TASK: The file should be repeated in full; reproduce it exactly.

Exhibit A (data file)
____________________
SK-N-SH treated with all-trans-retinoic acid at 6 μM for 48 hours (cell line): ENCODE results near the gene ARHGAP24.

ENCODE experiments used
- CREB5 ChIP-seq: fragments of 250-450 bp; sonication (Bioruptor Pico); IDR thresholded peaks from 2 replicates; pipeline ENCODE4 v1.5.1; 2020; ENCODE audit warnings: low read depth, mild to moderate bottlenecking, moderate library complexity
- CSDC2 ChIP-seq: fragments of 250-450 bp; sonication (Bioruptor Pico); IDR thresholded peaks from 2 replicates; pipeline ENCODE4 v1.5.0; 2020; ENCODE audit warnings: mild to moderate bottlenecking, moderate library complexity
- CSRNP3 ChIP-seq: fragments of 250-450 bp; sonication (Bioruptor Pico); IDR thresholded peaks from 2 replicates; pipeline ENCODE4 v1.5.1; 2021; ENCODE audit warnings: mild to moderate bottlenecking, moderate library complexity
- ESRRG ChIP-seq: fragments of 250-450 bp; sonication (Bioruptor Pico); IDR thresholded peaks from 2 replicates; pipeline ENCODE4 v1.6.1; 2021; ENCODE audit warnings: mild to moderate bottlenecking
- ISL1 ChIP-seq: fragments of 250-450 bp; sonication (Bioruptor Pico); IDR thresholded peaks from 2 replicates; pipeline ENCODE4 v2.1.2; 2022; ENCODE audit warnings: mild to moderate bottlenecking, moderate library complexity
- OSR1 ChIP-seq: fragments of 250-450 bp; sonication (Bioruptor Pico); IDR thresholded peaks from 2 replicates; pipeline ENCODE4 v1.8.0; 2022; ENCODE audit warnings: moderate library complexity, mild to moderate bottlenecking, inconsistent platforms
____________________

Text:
SK-N-SH treated with all-trans-retinoic acid at 6 μM for 48 hours (cell line): ENCODE results near the gene ARHGAP24.

ENCODE experiments used
- CREB5 ChIP-seq: fragments of 250-450 bp; sonication (Bioruptor Pico); IDR thresholded peaks from 2 replicates; pipeline ENCODE4 v1.5.1; 2020; ENCODE audit warnings: low read depth, mild to moderate bottlenecking, moderate library complexity
- CSDC2 ChIP-seq: fragments of 250-450 bp; sonication (Bioruptor Pico); IDR thresholded peaks from 2 replicates; pipeline ENCODE4 v1.5.0; 2020; ENCODE audit warnings: mild to moderate bottlenecking, moderate library complexity
- CSRNP3 ChIP-seq: fragments of 250-450 bp; sonication (Bioruptor Pico); IDR thresholded peaks from 2 replicates; pipeline ENCODE4 v1.5.1; 2021; ENCODE audit warnings: mild to moderate bottlenecking, moderate library complexity
- ESRRG ChIP-seq: fragments of 250-450 bp; sonication (Bioruptor Pico); IDR thresholded peaks from 2 replicates; pipeline ENCODE4 v1.6.1; 2021; ENCODE audit warnings: mild to moderate bottlenecking
- ISL1 ChIP-seq: fragments of 250-450 bp; sonication (Bioruptor Pico); IDR thresholded peaks from 2 replicates; pipeline ENCODE4 v2.1.2; 2022; ENCODE audit warnings: mild to moderate bottlenecking, moderate library complexity
- OSR1 ChIP-seq: fragments of 250-450 bp; sonication (Bioruptor Pico); IDR thresholded peaks from 2 replicates; pipeline ENCODE4 v1.8.0; 2022; ENCODE audit warnings: moderate library complexity, mild to moderate bottlenecking, inconsistent platforms